Georg Jensen pair of candelabra No. 1087 by Soren Georg Jensen.
Highly sought-after, collector's items with striking modernist design. Extremely heavy.
1 lb.15 oz. each.
Dimensions: 7" H x 5" W.
Soren Georg Jensen (1917-1982) was the fifth of Georg Jensen’s six children and his third son. He was apprenticed at the Georg Jensen Silversmithy from 1931 through 1936, achieving the rank of journeyman. Later on, he received training as a sculptor, principally at the Royal Danish Academy of Fine Arts, School of Sculpture, Copenhagen, from 1941 to 1945. His sculpture was first exhibited in 1944, at Charlottenborg Spring Exhibition, Charlottenborg, Denmark. In 1949, after a year of study in Paris, he returned to the Georg Jensen Silversmithy. He became the firm’s first artistic director in 1962, taking over from his uncle, Harold Nielsen. Jensen held the position until 1974.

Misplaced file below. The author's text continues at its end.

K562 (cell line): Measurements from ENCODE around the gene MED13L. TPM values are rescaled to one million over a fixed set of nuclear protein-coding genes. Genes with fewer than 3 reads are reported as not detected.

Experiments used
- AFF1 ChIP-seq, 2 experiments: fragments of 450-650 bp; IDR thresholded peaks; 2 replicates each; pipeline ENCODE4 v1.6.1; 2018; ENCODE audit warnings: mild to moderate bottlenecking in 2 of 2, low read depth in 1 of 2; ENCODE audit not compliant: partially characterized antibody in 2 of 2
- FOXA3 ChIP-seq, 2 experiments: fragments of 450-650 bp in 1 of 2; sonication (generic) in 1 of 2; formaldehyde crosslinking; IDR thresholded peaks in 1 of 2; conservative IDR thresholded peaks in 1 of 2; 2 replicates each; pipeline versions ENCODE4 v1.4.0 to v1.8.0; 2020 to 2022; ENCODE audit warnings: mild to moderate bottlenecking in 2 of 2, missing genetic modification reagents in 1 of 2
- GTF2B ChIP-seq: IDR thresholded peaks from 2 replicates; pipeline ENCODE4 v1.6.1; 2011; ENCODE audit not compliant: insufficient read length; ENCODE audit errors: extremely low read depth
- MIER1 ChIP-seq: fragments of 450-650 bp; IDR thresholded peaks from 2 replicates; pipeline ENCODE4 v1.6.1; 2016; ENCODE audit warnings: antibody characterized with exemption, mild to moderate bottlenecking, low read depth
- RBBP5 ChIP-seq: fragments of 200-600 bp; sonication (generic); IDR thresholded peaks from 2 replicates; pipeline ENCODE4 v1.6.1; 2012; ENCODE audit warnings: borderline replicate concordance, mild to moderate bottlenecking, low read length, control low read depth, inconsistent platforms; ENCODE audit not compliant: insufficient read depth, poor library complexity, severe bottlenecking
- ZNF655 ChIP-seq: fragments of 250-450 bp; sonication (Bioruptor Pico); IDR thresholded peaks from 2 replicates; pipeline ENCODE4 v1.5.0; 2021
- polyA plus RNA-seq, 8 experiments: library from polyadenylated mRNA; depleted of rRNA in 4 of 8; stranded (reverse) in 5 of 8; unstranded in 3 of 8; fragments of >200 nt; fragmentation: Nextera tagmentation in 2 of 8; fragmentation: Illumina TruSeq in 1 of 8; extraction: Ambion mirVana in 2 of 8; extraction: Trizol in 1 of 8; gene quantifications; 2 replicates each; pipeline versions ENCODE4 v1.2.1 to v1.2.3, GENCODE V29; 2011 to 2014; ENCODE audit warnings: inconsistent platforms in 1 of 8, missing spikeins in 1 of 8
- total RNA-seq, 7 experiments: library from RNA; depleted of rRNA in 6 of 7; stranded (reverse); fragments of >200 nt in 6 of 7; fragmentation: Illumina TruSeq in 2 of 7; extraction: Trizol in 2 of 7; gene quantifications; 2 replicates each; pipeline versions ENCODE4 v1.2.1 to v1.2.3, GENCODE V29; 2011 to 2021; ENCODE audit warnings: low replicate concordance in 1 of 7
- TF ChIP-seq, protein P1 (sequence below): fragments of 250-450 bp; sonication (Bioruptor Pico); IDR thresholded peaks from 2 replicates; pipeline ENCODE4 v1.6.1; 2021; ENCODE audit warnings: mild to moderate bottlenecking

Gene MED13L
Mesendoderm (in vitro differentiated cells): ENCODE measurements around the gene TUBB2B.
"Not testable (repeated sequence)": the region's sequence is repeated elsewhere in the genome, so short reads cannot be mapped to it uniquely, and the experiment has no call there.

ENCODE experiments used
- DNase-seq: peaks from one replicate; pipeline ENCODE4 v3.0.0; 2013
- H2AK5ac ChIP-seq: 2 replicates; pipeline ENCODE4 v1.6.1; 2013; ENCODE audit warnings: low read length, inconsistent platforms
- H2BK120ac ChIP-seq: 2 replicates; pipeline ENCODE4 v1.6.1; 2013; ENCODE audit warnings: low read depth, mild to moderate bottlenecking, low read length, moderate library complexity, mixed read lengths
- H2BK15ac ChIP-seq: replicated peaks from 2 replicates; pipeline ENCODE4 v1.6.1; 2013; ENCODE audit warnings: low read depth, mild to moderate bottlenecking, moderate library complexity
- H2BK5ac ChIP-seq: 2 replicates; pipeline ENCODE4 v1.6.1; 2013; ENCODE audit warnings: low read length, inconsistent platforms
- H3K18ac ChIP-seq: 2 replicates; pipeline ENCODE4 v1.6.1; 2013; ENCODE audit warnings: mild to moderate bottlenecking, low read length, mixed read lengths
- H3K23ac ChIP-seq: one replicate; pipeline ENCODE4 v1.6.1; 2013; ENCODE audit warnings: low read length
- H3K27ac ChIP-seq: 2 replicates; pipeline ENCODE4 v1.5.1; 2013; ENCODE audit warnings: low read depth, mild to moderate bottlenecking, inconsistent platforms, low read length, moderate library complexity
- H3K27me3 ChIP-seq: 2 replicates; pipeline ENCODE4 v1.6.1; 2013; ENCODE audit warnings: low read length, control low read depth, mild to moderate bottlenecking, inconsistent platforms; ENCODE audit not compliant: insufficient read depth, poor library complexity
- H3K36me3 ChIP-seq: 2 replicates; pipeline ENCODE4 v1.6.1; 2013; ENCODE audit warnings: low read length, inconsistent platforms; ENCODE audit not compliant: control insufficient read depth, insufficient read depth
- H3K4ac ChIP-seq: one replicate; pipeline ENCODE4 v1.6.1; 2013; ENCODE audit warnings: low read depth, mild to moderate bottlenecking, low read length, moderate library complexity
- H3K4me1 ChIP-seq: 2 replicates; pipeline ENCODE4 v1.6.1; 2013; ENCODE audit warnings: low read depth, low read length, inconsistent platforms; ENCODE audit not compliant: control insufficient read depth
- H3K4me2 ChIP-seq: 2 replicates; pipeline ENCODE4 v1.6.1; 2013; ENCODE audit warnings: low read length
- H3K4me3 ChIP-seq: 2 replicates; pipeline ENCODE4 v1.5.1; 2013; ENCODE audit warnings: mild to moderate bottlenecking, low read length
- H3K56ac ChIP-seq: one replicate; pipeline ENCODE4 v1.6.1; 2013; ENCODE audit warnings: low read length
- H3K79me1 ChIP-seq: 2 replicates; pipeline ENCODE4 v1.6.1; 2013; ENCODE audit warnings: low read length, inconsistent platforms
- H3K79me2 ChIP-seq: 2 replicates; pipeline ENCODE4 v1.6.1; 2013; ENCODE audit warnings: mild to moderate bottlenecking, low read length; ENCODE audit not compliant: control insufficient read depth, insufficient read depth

Jensen’s sculpture is abstract, substantial, and arresting. Often made of granite, the pieces are characterized by chunky forms, multifaceted, sharp-edged surfaces that throw interesting shadows and effective use of negative space. It is no surprise that he brought a finely tuned sense of form to his design work for the Jensen Silversmithy, along with a keen understanding of the interrelationship of craftsmanship and artistic vision.
Soren Georg Jensen’s sculpture and silver designs have been exhibited internationally. His many awards include a gold medal at the Milan Triennale (1960), the Eckersberg Medal (1966) and the Thorvaldsen Medal (1974.)